Dan Wile, beloved husband and therapist, died on March 18th, 2020.
Daniel B. Wile, nationally and internationally known founder and developer of Collaborative Couple Therapy, died in his Oakland California home on Wednesday, March 18, after a long struggle with heart failure. With a PhD from the University of California, Berkeley in 1966, Dan went on to a distinguished career as a therapist, author and teacher.
Dan Wile’s impact on the field of couples therapy in America stems in large part from three books: Couples therapy: A nontraditional approach (1981); After the fight: using your disagreements to build a stronger relationship (1993); and After the honeymoon: how conflict can improve your relationship (revised 2008). Dan also described his approach in numerous articles and in a blog he maintained for couple therapists over the last years. He rarely missed a morning’s writing session, revising each paragraph until it shone with clear and vivid prose.
At the time of his death, Dan had completed an advanced draft of what he saw as his most significant written legacy, Solving the moment: a collaborative couple therapy manual, which distills and integrates the main principles of his work as it evolved over his forty-five year career. In accordance with Dan’s wishes, Dorothy Kaufmann, his wife and colleague, has prepared a final version of the book, which will be published early in 2021.
Dan made memorable contributions to students in Berkeley’s Clinical Psychology program by co-teaching the primary Couples Therapy graduate course for three years, and participating for many years in the supervision of graduate students as they learned to do couples therapy. He gave training workshops in the U.S. and internationally over several decades, a seminal influence on many generations of clinicians. With Dorothy, he also gave workshops for couples all over the country.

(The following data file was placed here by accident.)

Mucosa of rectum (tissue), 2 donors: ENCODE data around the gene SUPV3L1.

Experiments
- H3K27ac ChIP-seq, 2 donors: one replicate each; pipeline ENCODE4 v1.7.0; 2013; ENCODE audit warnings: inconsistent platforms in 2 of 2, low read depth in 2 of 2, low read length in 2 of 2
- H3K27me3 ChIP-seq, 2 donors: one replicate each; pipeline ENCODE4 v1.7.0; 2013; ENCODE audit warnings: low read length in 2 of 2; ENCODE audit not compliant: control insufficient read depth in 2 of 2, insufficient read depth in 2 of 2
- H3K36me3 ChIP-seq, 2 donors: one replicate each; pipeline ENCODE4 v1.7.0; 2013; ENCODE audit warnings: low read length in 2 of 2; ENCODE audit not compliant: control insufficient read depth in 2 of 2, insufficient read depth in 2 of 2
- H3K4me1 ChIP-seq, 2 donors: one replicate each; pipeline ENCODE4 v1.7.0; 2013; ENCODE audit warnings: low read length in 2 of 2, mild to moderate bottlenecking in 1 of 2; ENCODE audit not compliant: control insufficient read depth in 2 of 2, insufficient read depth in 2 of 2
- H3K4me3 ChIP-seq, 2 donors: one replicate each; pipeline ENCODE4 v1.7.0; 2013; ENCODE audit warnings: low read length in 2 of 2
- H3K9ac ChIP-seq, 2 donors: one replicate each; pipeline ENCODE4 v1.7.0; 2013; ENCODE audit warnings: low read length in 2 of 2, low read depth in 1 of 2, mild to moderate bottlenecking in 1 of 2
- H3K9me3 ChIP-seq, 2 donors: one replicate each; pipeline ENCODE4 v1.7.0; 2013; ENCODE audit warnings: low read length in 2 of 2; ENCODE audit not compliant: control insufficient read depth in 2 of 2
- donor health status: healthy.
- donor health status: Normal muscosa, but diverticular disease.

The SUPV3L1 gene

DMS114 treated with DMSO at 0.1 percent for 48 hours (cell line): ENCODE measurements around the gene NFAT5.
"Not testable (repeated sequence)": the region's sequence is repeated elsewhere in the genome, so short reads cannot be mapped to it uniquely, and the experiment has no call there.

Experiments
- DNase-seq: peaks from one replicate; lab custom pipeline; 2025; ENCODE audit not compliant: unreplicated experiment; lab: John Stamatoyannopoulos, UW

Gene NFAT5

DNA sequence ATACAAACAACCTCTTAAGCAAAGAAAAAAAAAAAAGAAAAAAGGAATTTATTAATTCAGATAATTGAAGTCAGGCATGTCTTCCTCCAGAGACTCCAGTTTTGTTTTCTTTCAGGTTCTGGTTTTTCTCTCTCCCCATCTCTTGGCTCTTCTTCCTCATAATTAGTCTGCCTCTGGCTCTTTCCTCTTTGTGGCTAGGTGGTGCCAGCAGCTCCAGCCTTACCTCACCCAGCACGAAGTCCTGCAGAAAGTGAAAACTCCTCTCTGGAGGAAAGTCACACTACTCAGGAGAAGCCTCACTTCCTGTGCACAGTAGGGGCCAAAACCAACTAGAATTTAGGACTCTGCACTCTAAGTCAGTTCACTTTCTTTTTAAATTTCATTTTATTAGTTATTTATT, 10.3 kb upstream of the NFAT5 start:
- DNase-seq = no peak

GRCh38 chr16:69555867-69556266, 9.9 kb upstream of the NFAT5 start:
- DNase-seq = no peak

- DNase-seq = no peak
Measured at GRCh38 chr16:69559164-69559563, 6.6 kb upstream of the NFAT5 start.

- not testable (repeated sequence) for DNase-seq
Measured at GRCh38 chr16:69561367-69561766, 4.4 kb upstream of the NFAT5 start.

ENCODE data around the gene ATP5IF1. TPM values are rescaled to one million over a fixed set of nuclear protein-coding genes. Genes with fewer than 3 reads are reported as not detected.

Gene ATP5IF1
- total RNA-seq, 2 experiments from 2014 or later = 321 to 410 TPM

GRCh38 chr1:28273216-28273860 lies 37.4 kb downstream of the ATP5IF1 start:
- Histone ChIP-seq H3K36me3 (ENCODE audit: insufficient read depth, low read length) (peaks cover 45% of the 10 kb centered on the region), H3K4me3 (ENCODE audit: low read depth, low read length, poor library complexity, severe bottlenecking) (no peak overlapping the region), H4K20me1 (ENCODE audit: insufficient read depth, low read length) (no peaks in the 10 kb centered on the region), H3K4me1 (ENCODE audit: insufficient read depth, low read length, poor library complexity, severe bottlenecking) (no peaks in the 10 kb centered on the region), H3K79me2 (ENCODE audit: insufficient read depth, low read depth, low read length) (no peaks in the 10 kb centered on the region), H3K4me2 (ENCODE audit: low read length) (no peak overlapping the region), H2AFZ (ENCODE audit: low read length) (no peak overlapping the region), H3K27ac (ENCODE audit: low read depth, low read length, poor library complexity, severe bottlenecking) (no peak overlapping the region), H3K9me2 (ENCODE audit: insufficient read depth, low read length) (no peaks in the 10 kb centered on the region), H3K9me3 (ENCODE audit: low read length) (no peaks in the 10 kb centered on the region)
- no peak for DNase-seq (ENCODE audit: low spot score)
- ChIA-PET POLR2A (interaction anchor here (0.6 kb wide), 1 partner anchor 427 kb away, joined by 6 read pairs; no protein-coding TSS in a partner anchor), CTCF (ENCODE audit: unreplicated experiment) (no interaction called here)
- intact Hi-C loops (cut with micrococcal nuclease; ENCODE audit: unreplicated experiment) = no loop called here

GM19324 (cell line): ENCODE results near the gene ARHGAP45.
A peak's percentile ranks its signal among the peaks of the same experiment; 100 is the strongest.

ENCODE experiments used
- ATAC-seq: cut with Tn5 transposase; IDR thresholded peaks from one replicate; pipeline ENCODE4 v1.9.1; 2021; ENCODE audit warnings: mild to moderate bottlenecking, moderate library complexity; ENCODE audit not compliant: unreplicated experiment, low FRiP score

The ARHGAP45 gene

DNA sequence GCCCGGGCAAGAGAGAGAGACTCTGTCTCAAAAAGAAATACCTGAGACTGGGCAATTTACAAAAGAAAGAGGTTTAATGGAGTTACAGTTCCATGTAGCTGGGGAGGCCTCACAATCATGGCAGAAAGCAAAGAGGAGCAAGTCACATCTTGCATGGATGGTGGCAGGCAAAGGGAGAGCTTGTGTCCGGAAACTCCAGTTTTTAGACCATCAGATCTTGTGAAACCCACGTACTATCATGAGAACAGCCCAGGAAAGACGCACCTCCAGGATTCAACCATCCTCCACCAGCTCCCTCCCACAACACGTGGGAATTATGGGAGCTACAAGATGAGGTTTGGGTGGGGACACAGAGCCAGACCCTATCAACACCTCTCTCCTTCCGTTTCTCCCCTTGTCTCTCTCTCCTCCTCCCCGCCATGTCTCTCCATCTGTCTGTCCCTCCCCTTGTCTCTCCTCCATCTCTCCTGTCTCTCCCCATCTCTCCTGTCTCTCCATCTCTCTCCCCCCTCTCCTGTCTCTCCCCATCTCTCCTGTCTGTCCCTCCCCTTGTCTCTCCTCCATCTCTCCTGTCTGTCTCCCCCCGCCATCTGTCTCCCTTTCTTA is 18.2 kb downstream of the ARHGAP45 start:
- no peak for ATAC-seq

Dan developed a signature method he called doubling, talking for each partner in the couple as if he were that person, reframing their attack or withdrawal with words that would foster an intimate conversation between them, the primary goal of Collaborative Couple Therapy. His theory and practice encouraged clients to have their say about every aspect of their therapy, empowering partners and giving the therapist the benefit of each partner’s input. In creating a more equal, less hierarchical relationship between the therapist and partners, he modeled a relationship of equality within the couple.
As a person, a husband, a colleague, and a friend, Dan was a mensch, radiating a quality of goodness that could be felt by everyone in his presence. He wore his kindness and calm temperament lightly, with wry humor.
Dan Wile is survived by his wife Dorothy Kaufmann, whom he met in 2007, her son Steven McCall, Dan’s sister and brother-in-law, Eleanor and Stephen Bulova, their children, Peter Bulova and Susan O’Donnell, and his former wife, Joanne Wile.
John and Julie Gottman talk about the Dan Wile technique: